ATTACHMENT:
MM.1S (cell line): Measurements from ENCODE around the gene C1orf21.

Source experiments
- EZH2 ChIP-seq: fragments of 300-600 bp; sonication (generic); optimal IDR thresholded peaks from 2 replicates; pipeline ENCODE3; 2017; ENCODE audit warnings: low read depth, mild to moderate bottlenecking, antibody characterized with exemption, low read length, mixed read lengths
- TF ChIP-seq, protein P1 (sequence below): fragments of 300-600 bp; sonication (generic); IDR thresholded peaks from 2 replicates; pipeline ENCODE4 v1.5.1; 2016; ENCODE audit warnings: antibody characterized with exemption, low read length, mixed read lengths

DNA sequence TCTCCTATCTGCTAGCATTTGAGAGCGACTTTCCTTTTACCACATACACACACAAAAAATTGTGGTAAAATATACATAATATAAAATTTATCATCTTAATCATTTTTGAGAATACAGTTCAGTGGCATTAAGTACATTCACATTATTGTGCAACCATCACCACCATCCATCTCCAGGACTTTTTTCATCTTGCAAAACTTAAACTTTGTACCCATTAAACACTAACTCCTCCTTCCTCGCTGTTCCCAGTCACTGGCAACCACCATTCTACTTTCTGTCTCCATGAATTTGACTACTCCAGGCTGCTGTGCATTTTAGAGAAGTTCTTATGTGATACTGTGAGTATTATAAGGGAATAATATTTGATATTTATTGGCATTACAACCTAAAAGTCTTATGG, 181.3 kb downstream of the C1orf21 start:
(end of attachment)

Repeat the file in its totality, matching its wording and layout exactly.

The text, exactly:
MM.1S (cell line): Measurements from ENCODE around the gene C1orf21.

Source experiments
- EZH2 ChIP-seq: fragments of 300-600 bp; sonication (generic); optimal IDR thresholded peaks from 2 replicates; pipeline ENCODE3; 2017; ENCODE audit warnings: low read depth, mild to moderate bottlenecking, antibody characterized with exemption, low read length, mixed read lengths
- TF ChIP-seq, protein P1 (sequence below): fragments of 300-600 bp; sonication (generic); IDR thresholded peaks from 2 replicates; pipeline ENCODE4 v1.5.1; 2016; ENCODE audit warnings: antibody characterized with exemption, low read length, mixed read lengths

DNA sequence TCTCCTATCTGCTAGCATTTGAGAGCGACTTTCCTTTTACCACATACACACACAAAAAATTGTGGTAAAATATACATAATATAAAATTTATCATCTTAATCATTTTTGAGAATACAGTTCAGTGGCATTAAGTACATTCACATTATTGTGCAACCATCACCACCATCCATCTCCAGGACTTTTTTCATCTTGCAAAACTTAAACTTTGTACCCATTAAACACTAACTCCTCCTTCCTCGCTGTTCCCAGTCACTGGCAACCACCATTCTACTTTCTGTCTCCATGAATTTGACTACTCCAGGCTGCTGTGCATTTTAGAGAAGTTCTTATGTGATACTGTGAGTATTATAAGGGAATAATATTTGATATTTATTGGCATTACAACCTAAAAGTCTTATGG, 181.3 kb downstream of the C1orf21 start: